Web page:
The Dating Game

I’ve been thinking about the whole Dating Game a bit recently.

No, not that dating game. I may be a shameless and utterly incorrigible flirt, as has been noted before. Usually by the wife to be honest. But it’s not like I can help being such a charming, debonaire and devilishly handsome young-ish man with such sparkling repartee, is it? And it’s all just good natured fun.

Besides which, it’s hardly my fault that I’m finding talking to you so damn interesting is it?

Um… where was I?

Oh yes, that was it. It wasn’t that dating game I was talking about. I’ve been thinking about this whole business with the international date line.

I mean, really, it’s just bollocks, isn’t it? (You see what I mean about sparkling repartee?)

If you travel eastward around the world, you move ahead in terms of time zones. For example (excluding summer times), if it is 11:50am noon on 1st January in the UK, it will be 12:50pm in Stockholm; it will be 7:50pm in China; and it will be ten to midnight in the Kamchatka Krai region of Russia.

And let’s stay with Kamchatka Krai for a moment; if it’s ten midnight in Kamchatka Krai, and by travelling east you gain time, what happens when you reach Alaska. Is it the next day?

No, because you cross the international date line. If you cross it travelling east (the same direction you gain time), you subtract a day; if you cross it going west, you add a day. This is because despite childhood fantasies about running really quickly round and round the North pole, it isn’t actually possible to travel backwards or forwards in actual physical time (or at least not at the speeds I can run). At best we can travel into a part of the world where it isn’t the same perceived time — which it is our convention to treat as being real time by pretending that this real time moves around the globe.

Hence we’ve got this enormous “fiddle factor” that is the international date line in order to prevent you from blowing our whole perceived time thing out of the water by going round the world really quickly loads of times and then being really disappointed to find out that you’d not gone back in time sufficiently to see the pyramids being built — and in fact that you’d not actually gone back in time at all.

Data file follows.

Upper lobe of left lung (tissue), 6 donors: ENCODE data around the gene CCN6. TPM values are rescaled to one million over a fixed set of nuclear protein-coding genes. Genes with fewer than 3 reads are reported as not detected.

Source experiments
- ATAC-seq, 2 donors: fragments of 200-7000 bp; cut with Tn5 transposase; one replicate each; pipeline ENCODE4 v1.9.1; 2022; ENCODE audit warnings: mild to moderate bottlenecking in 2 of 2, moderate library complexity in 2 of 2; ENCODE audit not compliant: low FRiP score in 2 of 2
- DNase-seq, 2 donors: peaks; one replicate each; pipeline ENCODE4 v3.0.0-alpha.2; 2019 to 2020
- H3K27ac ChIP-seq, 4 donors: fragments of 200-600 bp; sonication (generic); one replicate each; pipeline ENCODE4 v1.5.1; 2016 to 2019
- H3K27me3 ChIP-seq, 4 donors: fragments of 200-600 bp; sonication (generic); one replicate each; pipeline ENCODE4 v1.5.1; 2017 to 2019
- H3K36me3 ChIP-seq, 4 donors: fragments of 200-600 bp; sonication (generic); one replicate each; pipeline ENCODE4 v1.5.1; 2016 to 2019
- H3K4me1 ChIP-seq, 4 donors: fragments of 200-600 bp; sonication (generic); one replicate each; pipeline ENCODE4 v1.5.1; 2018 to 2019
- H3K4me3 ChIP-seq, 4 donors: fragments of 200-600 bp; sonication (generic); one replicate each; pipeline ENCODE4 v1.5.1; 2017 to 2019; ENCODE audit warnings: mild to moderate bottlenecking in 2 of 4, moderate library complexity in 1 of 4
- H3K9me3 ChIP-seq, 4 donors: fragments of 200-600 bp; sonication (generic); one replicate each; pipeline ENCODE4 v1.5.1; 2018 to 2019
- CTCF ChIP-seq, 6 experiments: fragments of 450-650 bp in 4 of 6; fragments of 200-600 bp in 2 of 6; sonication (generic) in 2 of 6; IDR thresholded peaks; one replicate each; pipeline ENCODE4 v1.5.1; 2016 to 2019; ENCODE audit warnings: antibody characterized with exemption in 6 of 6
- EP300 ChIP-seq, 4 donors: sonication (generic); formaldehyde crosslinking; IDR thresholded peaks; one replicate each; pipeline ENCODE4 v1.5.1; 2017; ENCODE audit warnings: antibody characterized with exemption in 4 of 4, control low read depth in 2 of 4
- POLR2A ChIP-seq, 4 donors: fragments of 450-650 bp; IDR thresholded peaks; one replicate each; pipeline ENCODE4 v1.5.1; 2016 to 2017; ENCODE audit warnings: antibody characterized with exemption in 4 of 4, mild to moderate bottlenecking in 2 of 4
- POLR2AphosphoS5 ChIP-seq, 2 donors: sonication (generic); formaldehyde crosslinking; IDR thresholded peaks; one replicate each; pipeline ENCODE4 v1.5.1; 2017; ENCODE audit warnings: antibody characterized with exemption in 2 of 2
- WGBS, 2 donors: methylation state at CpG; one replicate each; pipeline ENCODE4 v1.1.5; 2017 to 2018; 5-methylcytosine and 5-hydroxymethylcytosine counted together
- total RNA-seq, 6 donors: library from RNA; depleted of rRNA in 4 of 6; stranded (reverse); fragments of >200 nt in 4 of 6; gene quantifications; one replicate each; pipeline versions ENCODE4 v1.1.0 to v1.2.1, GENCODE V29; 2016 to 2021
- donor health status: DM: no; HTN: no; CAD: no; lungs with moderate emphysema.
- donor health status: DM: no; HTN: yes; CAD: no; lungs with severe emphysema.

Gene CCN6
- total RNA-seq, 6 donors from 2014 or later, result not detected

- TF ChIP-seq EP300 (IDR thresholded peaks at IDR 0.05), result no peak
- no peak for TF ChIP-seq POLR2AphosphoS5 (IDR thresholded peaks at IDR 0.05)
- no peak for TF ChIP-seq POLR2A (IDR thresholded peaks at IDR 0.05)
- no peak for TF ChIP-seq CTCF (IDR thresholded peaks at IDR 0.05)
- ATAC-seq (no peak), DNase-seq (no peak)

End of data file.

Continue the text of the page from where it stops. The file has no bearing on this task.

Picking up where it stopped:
And this ginourmous fiddle that is the date line poses another problem: of itself, it is not anything. It does not, of itself, posess an inherent time. It’s not permanently “midnight” — which sounds both logical (as the boundary between one day and another) and absurd (because you plainly can’t have a region where it’s always midnight).

However, despite it not being midnight, journeying from one side to the other adds or subtracts a day.

Imagine you start in the UK at 1pm on the 1st January. You spend six hours flying to Kamchatka — going East. That takes you to 7pm UTC, or 9am local time (past midnight and into January 2nd). Just across from you is Alaska. Over there it’s eleven am local time. Yet if you took an hour to travel from Kamchatka to Alaska, you wouldn’t arrive at noon on January the 2nd, you’d cross the international date line, subtract a day and in fact arrive at noon on January 1st — an hour before you’d set off from the UK in the first place.

The date would change from one day to another in the middle of the morning — or whatever time it was. Surely that’s absurd too: isn’t the date just supposed to change at midnight? But that’s because of the fiddle factor that is the International Date Line not having a specific time of its own and simply being an arbitrary construct where you add or subtract a day when you cross it.

You see what I mean? It’s just sheer lunacy, isn’t it?

I think I need to go and have a lie down… care to join me?

What do you mean, flirt?

5 Responses to “The Dating Game”

  1. mark fairlamb responds:

    it’s quarter to twelve

  2. mark fairlamb responds:

    or is it?

  3. mark fairlamb responds:

    i sent those last 2 messages, i just got a new computer yesterday and didn’t realise i’d have to register my details again.
    was it yesterday, or today………..or will it be tomorrow?

  4. JackP responds:

    –For anyone completely confused, I edited the name of the first two messages which were previously showing as ‘anonymous’ :-)

    If it’s any help, I think it’s today.

  5. Seb Crump responds:

    And it will be today tomorrow, too?

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